This is the Morley of the famous Michelson-Morley Experiment you may have heard about. That experiment failed to find a luminiferous ether (sometimes spelled aether) that was predicted must exist to serve as a medium for light waves. In 1887, Michelson and Morley found that the speed of light was constant in both directions of the Earth’s path around the sun, when they expected the Earth’s speed should add or subtract from light speed, like other waves do.
The null result was a surprise to everyone in the physics community. It’s been called the “most famous failed experiment in history.” They expected that some sort of stationary medium (ether) must permeate space as a medium for light waves, like air for sound waves or water for water waves. In this view, the Earth should travel through an “ether wind” that would slow down the speed of light in the forward direction and speed it up in the backward direction. It did not. Interestingly, neither Michelson nor Morley felt the experiment disproved the existence of the ether.
Taking the result at face value, Einstein treated the constancy of the speed of light as a fundamental principle of the universe in the development of his revolutionary ideas on special relativity and general relativity. It required postulating that time and space can shrink and expand, while light travels at a constant speed in a vacuum, independent of the speed of propagation. So sometimes a “failed experiment” is really a great success, serving as a doorway to fundamentally new ideas. One wonders if today’s physicists and astronomers face a similar situation with their theories of dark matter and dark energy that so far, like the ether, have not materialized.
Edward Morley also spent 11 years refining the atomic weight of oxygen to the highest precision for his day, while teaching chemistry, geology and botany at Western Reserve University in Cleveland, Ohio (now Case Western Reserve University). Wikipedia lists the following honors Dr. Morley earned in his scientific career:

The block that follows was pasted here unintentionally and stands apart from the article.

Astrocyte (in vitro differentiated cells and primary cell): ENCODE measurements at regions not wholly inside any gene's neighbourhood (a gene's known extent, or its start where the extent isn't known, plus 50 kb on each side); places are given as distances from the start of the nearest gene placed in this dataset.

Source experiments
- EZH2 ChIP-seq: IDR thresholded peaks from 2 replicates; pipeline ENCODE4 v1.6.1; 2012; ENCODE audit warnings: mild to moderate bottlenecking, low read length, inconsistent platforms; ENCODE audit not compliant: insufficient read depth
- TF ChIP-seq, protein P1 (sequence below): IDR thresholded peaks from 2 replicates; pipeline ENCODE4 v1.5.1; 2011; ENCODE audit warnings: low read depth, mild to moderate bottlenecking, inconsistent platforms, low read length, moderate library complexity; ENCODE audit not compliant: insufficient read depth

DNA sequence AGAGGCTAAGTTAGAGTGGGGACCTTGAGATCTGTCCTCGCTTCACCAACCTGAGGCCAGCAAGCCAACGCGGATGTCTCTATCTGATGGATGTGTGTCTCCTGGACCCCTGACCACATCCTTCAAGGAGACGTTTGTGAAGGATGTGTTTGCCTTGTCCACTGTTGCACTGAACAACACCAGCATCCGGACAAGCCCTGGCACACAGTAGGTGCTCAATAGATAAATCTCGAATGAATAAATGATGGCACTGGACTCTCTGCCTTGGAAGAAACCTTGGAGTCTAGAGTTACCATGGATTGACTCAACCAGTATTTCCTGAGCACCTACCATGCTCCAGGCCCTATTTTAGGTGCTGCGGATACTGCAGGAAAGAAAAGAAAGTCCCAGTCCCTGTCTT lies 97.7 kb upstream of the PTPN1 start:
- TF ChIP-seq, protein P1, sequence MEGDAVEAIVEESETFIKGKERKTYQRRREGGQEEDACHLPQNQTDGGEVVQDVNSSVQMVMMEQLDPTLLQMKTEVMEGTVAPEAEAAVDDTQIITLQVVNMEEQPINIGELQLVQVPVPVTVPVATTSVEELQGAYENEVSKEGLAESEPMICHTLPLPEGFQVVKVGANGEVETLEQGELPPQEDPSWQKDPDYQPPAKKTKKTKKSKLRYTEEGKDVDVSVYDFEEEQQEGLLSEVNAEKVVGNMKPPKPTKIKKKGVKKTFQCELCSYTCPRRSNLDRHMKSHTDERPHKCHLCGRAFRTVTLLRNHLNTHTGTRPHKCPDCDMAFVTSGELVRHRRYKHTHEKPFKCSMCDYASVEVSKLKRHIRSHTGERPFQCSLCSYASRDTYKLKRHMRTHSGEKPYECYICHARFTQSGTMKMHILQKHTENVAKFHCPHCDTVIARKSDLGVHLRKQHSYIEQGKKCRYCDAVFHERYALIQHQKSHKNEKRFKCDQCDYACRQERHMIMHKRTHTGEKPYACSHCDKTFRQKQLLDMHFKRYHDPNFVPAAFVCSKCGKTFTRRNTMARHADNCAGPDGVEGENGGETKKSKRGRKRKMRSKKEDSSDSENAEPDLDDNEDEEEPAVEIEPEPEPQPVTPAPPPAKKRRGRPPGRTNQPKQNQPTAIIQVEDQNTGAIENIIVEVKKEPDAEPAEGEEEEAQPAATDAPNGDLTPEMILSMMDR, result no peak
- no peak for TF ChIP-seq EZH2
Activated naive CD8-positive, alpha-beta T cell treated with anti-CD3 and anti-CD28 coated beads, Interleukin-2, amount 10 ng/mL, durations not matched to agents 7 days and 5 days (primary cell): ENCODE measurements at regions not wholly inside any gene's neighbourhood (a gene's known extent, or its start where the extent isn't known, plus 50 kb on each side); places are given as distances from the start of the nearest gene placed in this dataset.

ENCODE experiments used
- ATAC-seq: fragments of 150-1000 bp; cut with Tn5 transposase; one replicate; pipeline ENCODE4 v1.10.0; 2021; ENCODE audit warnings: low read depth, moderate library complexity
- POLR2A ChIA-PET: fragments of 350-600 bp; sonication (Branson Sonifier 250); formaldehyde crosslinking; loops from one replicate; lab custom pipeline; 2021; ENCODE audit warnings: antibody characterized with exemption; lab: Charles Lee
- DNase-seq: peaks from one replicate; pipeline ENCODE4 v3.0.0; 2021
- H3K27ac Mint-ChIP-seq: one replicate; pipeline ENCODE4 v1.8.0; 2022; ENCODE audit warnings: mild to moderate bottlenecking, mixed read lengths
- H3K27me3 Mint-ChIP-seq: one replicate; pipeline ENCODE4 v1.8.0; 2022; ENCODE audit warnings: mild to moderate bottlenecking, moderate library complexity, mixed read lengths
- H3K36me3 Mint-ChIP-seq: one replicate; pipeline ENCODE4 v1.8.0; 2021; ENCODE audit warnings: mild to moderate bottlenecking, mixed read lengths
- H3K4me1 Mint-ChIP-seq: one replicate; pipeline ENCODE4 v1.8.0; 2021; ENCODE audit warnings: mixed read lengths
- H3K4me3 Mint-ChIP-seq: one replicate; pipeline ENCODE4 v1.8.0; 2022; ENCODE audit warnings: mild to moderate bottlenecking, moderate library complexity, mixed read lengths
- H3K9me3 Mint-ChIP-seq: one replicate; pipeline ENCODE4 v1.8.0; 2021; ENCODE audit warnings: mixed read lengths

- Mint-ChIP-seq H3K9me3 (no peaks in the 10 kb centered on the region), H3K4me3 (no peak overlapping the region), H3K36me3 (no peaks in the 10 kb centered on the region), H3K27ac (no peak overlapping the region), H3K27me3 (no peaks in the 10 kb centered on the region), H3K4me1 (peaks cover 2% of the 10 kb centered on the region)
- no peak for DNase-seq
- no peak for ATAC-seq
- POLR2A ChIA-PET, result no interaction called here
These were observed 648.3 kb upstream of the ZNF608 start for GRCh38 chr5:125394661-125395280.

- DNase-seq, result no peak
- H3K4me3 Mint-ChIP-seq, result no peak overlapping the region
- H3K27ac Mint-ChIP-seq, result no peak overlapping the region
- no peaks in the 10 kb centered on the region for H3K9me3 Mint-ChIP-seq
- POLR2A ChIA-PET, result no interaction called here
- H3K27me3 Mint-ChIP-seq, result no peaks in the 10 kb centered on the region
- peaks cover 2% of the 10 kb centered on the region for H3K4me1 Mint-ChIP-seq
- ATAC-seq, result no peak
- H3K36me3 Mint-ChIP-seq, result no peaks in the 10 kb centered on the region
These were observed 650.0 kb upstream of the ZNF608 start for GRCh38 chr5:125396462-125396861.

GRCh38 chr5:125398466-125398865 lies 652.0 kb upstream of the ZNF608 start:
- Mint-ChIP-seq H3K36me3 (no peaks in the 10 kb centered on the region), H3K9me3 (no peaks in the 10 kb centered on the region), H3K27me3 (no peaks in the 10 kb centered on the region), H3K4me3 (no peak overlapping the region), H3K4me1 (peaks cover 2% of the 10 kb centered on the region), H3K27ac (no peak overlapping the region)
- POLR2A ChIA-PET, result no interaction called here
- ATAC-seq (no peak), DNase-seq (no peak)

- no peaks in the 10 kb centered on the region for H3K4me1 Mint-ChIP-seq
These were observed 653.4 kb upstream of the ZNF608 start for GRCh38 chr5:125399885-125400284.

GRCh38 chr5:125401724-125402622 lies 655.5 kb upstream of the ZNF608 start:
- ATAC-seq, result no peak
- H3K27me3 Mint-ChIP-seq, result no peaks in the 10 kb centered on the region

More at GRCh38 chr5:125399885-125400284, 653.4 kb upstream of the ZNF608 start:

Morley was the president of the American Association for the Advancement of Science in 1895, and he was the president of the American Chemical Society in 1899. Morley was awarded the Davy Medal, named for the great British chemist Sir Humphry Davy, by the Royal Society of London in 1907, and he also won the Elliott Cresson Medal, awarded by the Franklin Institute of Pennsylvania, in 1912, for important contributions to the science of chemistry. He received the Willard Gibbs Award of the Chicago Section of the American Chemical Society in 1917.
The lunar crater Morley on the near side was named for him. The Morley Elementary School in West Hartford, Connecticut was also named for him, as was the Morley Scientific Laboratory on the Williams College campus. His house in West Hartford was made a National Historic Landmark in 1975.
Morley’s first educational path, though, was theological. Here is what Dr. Don DeYoung wrote about Morley in his new book, Pioneers of Intelligent Design (BMH Books, 2006), p. 68:
His Congregational minister father home schooled Morley. He later received training at Andover Theological Seminary in Massachusetts, and pastored a church in Ohio. Morley also had an unusual ability to make precise experimental measurements. He shared this talent with a generation of engineering students at Case Western Reserve Academy in Cleveland, Ohio. Morley’s Christian testimony is shown in the creed that he wrote for his students at Case Western: “I believe Jesus Christ shall come with the clouds of heaven to judge the world in righteousness and that those who have believed in Him shall inherit eternal life through the Grace of God.”